A few months ago, I got a new home server. I wanted to replace the old desktop with something quiet and low-power that could be left on all day. This led toward an mini-ITX motherboard. A fanless processor was better since I didn’t need the performance for video or anything heavy. I also wanted something upgradable to four SATA hard drives and with Gigabit Ethernet. All of it needed to cost less than $500 without drives.
The only case mini-ITX case with space for four hard drives I found was the Chenbro ES34069. It was a little expensive but turned out to be nicely designed and well made. The hard drives go in caddies which plug into a SATA backplane. It also has space for a 2.5″ hard drive, thin CD drive, and memory card reader. I decided to get a CompactFlash card in an IDE adapter for the system drive. I skipped the CD drive and reader.
For the motherboard, I wanted to balance having 4 SATA ports, Gigabit Ethernet, and fanless processor. The VIA EPIA SN10000EG would have worked well with 4 SATA ports and fanless processor but was too expensive. I chose to get the Jetway J7F4K1G2E which has a fanless VIA C7 processor, Gigabit Ethernet, and only 2 SATA ports. When I made the decision, the Intel Atom motherboard, the D945GCLF, had just been released. Unfortunately, it did not have Gigabit and the chipset uses more power than the processor. There are now more Atom motherboards with Gigabit and even 4 SATA ports that would work better.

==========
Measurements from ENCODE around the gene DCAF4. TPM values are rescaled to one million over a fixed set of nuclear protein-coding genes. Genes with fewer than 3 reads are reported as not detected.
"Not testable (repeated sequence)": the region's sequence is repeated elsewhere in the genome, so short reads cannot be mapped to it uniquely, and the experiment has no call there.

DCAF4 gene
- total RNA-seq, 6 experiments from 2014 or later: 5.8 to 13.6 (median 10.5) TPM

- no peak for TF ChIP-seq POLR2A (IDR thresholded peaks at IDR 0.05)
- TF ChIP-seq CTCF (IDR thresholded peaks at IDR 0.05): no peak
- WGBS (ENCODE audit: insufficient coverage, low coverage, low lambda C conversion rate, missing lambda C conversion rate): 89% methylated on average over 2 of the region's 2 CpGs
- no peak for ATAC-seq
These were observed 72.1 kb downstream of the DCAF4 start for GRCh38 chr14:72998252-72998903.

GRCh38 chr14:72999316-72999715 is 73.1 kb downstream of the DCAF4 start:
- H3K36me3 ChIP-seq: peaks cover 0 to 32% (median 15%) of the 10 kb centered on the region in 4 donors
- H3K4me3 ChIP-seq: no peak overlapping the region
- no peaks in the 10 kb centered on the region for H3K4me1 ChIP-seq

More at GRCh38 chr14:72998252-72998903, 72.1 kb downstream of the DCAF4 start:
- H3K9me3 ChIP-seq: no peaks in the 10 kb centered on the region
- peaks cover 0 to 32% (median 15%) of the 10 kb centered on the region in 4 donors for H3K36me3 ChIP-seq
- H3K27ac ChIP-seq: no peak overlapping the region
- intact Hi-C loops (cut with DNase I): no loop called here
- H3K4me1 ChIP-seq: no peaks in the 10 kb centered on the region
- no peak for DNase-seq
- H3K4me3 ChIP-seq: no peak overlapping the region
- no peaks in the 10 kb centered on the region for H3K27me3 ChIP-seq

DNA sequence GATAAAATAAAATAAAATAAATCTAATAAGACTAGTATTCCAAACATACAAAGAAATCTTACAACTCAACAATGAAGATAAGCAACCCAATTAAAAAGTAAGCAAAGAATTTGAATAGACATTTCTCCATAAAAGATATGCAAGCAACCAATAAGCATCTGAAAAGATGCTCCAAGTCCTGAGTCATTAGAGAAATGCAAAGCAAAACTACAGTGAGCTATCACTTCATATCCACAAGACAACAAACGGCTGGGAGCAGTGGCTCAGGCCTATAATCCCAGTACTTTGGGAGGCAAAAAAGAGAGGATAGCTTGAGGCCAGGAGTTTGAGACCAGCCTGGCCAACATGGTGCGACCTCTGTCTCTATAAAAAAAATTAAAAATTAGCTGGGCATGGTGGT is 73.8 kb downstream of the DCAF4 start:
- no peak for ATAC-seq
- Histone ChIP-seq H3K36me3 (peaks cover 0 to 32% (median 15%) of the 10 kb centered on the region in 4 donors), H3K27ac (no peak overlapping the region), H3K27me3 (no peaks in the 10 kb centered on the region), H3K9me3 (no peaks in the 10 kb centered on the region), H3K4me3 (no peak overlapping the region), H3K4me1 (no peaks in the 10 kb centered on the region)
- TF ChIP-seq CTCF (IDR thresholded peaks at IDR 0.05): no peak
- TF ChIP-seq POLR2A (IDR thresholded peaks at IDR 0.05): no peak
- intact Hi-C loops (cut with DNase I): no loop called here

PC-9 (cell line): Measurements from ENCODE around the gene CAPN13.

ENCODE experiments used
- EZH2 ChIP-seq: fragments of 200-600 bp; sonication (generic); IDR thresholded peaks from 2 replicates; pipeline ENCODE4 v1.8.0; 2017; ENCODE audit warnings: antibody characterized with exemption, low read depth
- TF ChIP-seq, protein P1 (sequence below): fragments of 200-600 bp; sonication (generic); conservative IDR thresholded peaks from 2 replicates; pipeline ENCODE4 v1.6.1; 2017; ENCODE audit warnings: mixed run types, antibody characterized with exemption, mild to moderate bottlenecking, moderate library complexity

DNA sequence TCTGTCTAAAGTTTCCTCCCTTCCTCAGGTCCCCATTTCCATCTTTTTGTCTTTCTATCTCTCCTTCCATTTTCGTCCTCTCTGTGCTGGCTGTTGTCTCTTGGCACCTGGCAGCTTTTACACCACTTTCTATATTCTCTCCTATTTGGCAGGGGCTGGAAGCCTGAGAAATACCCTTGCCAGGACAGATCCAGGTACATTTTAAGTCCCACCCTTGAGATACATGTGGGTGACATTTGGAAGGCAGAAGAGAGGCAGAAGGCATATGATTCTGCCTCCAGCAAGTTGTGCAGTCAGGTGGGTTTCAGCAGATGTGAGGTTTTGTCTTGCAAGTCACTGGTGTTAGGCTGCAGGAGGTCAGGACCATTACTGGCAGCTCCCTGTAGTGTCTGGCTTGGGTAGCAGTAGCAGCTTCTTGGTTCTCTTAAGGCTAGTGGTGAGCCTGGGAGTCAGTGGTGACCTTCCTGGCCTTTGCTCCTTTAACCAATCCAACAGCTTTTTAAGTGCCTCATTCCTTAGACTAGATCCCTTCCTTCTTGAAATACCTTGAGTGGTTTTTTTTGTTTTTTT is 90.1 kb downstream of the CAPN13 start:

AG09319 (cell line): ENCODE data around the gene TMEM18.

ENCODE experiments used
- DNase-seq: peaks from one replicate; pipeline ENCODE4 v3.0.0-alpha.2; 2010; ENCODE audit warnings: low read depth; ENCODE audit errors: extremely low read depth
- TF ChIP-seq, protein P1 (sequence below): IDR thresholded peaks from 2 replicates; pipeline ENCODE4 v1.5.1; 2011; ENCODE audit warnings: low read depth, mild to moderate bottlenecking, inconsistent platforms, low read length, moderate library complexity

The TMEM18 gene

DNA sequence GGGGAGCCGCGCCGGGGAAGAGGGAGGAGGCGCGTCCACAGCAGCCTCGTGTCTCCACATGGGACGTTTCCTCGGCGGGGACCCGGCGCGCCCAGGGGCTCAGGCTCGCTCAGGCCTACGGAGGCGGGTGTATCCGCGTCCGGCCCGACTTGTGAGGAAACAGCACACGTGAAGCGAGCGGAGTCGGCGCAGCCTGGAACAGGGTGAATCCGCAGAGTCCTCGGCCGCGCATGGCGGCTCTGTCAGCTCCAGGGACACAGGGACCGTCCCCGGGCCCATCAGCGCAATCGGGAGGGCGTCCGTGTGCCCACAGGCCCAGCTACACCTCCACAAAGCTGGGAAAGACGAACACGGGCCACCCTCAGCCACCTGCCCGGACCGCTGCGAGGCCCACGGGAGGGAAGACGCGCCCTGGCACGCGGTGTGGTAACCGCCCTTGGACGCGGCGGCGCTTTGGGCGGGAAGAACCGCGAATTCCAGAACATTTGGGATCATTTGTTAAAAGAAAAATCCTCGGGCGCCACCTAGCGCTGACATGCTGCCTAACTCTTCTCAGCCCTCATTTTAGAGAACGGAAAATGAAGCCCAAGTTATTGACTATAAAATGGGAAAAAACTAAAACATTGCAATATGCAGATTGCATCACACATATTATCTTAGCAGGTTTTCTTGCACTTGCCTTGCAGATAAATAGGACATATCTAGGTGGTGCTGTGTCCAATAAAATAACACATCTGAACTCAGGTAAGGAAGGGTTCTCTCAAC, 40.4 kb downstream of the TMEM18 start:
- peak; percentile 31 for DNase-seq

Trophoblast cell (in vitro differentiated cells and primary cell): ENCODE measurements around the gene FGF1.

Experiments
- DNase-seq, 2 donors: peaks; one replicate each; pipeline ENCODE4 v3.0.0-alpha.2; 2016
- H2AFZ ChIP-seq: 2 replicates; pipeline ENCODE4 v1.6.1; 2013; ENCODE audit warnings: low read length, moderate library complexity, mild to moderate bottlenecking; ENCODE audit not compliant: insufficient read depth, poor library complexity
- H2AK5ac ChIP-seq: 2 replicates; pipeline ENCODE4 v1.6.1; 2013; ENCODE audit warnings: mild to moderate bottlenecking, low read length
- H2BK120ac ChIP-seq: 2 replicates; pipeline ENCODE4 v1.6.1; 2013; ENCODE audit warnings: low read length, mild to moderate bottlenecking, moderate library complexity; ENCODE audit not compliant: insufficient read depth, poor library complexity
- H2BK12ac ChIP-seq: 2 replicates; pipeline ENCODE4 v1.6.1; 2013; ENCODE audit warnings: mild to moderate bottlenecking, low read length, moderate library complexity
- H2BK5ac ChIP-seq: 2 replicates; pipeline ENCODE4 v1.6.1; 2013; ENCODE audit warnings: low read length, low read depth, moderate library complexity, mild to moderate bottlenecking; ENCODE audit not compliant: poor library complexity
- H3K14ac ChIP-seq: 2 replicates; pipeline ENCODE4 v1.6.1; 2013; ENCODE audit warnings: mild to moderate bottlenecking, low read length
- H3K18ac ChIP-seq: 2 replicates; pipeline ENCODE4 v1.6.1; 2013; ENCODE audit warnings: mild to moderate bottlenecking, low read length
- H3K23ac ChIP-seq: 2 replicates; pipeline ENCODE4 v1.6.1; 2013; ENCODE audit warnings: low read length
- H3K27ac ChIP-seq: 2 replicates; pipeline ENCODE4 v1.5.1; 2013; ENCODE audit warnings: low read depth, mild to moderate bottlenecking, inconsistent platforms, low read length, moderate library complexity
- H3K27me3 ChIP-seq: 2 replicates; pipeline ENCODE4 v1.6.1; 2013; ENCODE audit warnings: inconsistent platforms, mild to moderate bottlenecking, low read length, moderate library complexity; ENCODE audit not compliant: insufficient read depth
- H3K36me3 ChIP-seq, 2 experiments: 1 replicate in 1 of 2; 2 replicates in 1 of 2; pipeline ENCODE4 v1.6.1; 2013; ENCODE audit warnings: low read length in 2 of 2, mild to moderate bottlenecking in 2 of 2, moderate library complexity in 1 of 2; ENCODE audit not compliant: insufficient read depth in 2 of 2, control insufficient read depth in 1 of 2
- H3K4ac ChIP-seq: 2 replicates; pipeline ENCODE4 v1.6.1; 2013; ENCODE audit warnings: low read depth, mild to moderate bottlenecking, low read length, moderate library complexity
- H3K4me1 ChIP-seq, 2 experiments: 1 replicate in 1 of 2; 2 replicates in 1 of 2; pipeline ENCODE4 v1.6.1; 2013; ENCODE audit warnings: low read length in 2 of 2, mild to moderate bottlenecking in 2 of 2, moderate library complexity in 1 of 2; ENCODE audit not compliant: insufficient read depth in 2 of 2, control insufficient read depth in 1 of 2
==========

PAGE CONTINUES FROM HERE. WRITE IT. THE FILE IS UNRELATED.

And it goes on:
The first problem with the install was forgetting the adapter cable from 40-pin IDE on motherboard to 44-pin notebook IDE connector on the drive. The second problem was the lack of mounting holes in the right place for the non-standard position of the 2.5″ drive. I was able to wedge it in place. The CompactFlash card was nice because I could put in the memory card reader on my desktop to write the root filesystem. When I do decide to go to 4 drives, I will need get a special riser card to use a PCI SATA adapter. That will be a tight fit in an already tight case. The case has a place for everything put it requires putting together in the correct order to get it all to fit.